Director Roland Emmerich’s movies are usually hit or miss, usually in trying to explain just what is going on to try and suspend your disbelief. It also looks like he’s looking to become King of the Disaster Movie. His other film which froze everything north of the equator, The Day After Tomorrow, was just a warm up…no pun intended…for this one.
But when you forget that there’s supposed to be a story behind all of the snazzy CG that he uses to wreck his worlds with, it’s almost as fun as watching Sean Connery and Natalie Wood nearly drown in chocolate milk in 1979’s, Meteor.
2012 is about the predicted end of the world based on the ancient Mayan calendar which, according to estimates, says that it will come about on December 21st, 2012. Whether or not you put any stock into the debates swirling around it doesn’t matter since the film takes the worst case scenario to deliver some memorable, if not highly improbable, action sequences that are part cartoon, part high octane melodrama.
There’s some kind of a story here focusing on the days leading up to the end as the world is knocked off of its axis by changes in the sun. Danny Glover, as the President. is involved in a secret conspiracy with other heads of state to keep this disaster secret years before it happens in order to avoid the chaos that it would cause.
John Cusack only wants to save his estranged family when it finally comes down to the wire and the gifted Chiwetel Ejiofor plays an exasperated scientist who had helped to discover the tragedy and tries to do good in working against his boss’ (Oliver Platt) cold hearted practicality. All of this doesn’t matter as much when you see the entire West Coast slide into the ocean or a humongous tsunami swallow up India. Ooh, pretty!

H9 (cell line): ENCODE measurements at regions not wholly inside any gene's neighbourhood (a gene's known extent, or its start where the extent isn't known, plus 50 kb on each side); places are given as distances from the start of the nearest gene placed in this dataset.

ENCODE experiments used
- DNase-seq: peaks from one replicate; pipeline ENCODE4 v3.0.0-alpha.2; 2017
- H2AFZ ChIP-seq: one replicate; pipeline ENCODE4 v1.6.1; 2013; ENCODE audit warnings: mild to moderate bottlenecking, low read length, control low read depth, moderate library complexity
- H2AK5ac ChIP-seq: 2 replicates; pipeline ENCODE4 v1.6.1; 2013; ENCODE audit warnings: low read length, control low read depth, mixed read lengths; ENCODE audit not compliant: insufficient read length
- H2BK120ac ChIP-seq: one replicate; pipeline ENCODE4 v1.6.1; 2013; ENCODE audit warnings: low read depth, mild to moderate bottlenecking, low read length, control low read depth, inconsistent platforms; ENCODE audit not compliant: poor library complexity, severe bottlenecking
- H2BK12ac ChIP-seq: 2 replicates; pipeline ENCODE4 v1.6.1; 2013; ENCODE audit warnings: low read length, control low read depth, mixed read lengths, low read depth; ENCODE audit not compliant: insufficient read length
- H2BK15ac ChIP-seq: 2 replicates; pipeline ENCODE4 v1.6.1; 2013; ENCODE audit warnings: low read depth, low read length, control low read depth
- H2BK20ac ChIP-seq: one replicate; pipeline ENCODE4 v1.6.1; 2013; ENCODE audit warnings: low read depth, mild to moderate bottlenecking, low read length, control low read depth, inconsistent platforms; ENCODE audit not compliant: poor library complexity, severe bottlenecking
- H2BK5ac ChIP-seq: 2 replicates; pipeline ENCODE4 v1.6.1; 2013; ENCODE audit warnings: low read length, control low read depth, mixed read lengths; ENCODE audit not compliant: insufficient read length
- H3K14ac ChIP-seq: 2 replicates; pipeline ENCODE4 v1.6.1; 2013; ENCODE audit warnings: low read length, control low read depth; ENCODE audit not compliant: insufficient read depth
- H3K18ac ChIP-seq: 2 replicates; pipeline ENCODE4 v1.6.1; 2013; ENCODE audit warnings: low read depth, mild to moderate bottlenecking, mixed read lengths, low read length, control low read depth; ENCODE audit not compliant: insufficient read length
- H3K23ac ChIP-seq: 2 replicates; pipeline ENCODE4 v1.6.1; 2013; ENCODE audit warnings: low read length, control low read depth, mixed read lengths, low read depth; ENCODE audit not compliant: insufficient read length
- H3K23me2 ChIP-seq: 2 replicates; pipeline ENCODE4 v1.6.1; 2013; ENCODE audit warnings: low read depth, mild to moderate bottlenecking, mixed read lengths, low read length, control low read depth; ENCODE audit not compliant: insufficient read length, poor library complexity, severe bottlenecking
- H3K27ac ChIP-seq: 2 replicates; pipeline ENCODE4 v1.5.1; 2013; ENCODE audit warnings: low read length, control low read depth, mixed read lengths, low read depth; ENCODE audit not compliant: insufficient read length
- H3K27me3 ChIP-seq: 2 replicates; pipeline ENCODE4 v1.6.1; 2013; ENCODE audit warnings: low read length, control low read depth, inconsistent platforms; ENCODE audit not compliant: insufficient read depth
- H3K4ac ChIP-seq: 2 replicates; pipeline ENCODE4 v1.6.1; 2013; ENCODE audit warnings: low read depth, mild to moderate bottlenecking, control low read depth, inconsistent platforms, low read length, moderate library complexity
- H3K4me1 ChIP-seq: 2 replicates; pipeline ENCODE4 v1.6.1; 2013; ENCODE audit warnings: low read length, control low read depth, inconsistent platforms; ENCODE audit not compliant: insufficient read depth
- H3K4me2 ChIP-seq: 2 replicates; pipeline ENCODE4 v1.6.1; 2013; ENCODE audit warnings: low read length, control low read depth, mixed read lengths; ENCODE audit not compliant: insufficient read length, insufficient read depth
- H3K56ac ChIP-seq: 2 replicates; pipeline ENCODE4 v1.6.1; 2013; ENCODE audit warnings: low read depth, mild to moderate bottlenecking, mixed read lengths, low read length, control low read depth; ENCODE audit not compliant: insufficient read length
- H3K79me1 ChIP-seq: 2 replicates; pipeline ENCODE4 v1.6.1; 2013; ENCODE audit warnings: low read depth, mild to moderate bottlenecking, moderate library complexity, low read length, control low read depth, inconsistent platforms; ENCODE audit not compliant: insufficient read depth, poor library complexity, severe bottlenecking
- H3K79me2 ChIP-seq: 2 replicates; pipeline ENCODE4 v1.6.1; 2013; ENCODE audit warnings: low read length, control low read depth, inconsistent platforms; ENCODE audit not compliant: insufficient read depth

The disasters that Emmerich inflicts on the impressive cast are the real stars with the thin stories behind the characters mere excuses to show off just what would happen when entire cities are buried under ash. Even if you focus on the story threads jumping around the film, having the stomach to believe its string of incredible coincidences is a pre-requisite that should be printed on your ticket.
It may play to the theory that one of the characters puts forward of how the odds can often shape the most incredible moments in history, but in this film, its hard not to think of it as a convenient escape clause for the story, or the holes that it creates such as how the death of a particular character (and an important one) is promptly forgotten about as if he were never written into the script in the first place. It didn’t matter to me because I was too busy watching Mount Everest used as a giant reef to care which may have been the entire point in the first place.
By the time the credits rolled, I felt that I had just seen Emmerich raise the bar on throwing human civilization into the molten blender of a malfunctioning planet. If you’re in the mood to see nearly every natural disaster known to man invited to one party, 2012 is where it is at.
Centropolis Entertainment / Roland Emmerich